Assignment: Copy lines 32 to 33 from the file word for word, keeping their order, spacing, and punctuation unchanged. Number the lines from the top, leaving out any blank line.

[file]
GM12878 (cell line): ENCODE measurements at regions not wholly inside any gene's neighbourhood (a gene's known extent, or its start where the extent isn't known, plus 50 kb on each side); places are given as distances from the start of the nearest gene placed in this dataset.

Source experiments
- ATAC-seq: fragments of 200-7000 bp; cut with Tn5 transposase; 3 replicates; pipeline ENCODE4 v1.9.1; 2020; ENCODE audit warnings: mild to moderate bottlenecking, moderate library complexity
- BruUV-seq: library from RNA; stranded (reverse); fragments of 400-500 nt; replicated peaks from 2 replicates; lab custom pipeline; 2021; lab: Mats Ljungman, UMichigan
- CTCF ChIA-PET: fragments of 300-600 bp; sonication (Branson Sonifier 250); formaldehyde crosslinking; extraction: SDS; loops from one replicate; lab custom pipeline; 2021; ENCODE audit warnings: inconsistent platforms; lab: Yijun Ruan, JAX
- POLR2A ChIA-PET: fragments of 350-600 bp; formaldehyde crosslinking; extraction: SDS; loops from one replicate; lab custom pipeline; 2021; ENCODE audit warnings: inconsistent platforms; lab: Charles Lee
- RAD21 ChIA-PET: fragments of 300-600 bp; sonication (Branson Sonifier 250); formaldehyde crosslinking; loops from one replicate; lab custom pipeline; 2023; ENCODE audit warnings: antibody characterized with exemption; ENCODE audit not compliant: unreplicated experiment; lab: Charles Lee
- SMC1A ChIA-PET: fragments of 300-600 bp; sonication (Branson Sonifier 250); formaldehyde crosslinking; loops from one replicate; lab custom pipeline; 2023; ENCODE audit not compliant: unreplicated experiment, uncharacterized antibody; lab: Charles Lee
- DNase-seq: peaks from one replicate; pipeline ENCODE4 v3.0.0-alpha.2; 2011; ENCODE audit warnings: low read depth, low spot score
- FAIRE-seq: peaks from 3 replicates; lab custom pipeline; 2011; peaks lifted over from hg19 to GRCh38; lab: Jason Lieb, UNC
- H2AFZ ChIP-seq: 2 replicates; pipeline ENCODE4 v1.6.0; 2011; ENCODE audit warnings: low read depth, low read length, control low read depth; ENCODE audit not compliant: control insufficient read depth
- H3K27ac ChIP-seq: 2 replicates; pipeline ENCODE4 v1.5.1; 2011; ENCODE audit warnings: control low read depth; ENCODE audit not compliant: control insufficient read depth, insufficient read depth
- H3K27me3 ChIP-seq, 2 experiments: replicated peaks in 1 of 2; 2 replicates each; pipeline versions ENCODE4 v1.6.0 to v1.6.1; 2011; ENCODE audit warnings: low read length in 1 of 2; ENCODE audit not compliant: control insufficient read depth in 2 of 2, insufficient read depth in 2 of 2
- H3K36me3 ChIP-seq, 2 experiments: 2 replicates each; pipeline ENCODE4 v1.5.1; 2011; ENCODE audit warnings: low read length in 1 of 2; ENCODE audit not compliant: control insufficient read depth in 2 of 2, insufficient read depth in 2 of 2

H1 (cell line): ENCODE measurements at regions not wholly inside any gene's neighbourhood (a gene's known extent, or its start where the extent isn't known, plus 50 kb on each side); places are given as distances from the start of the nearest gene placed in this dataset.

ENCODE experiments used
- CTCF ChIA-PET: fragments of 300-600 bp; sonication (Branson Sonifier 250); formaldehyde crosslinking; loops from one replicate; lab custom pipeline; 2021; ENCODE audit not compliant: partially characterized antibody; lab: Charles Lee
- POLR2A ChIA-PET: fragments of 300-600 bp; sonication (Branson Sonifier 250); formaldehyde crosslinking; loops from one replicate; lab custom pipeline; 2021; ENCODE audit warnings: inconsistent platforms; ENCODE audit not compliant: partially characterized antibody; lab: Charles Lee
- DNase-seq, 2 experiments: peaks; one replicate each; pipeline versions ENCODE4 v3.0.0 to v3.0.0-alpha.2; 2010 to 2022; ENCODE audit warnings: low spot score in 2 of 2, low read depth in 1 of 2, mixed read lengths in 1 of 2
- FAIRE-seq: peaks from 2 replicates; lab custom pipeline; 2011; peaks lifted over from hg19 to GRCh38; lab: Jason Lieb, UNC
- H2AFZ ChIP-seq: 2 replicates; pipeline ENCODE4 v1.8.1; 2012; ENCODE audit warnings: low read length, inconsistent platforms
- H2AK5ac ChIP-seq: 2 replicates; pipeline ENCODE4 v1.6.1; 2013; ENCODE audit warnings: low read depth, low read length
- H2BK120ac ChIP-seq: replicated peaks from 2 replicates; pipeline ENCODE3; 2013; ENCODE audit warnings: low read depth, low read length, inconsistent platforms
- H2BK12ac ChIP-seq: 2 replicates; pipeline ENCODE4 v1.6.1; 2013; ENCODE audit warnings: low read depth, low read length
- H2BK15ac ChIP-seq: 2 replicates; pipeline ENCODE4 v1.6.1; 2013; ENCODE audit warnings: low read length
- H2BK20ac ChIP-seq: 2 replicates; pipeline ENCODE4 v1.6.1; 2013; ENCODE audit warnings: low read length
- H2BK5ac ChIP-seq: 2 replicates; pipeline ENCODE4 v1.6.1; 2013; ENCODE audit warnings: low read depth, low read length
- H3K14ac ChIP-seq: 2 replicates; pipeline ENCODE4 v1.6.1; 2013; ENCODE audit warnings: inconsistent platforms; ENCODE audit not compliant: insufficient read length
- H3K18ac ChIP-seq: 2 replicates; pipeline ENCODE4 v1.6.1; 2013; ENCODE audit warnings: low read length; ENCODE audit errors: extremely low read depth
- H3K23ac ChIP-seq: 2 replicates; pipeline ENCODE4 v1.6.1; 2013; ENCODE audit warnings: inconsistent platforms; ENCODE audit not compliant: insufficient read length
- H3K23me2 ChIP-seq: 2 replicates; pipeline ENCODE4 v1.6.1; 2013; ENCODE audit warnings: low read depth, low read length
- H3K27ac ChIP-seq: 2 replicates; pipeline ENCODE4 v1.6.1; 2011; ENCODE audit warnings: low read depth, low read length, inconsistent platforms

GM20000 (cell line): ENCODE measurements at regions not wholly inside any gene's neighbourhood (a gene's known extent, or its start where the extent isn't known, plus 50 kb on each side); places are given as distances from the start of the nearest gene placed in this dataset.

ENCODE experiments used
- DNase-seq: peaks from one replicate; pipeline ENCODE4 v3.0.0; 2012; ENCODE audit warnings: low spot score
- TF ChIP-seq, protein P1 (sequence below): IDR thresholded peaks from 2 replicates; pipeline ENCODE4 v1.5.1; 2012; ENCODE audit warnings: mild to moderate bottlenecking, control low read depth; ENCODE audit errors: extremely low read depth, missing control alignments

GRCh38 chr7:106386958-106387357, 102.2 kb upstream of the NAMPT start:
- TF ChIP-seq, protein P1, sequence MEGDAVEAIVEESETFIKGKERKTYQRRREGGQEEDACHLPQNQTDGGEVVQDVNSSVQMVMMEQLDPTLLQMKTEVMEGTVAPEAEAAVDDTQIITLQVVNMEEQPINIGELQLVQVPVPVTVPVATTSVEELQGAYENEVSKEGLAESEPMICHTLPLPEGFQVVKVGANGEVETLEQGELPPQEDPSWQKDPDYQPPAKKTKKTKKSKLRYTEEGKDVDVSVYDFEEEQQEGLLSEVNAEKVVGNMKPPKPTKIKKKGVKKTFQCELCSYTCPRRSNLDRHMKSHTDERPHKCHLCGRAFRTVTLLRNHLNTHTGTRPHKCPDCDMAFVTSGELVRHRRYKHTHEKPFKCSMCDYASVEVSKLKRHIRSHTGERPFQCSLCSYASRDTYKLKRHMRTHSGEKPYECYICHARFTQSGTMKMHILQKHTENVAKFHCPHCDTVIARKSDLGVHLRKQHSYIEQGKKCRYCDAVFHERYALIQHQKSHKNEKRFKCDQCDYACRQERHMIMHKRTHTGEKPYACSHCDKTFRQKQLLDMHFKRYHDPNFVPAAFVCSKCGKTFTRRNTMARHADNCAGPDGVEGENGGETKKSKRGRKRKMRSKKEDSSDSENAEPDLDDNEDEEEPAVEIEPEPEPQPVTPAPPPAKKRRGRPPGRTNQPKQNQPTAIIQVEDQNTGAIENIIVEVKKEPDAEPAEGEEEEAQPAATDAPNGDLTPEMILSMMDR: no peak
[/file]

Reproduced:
- H3K27ac ChIP-seq: 2 replicates; pipeline ENCODE4 v1.6.1; 2011; ENCODE audit warnings: low read depth, low read length, inconsistent platforms

GM20000 (cell line): ENCODE measurements at regions not wholly inside any gene's neighbourhood (a gene's known extent, or its start where the extent isn't known, plus 50 kb on each side); places are given as distances from the start of the nearest gene placed in this dataset.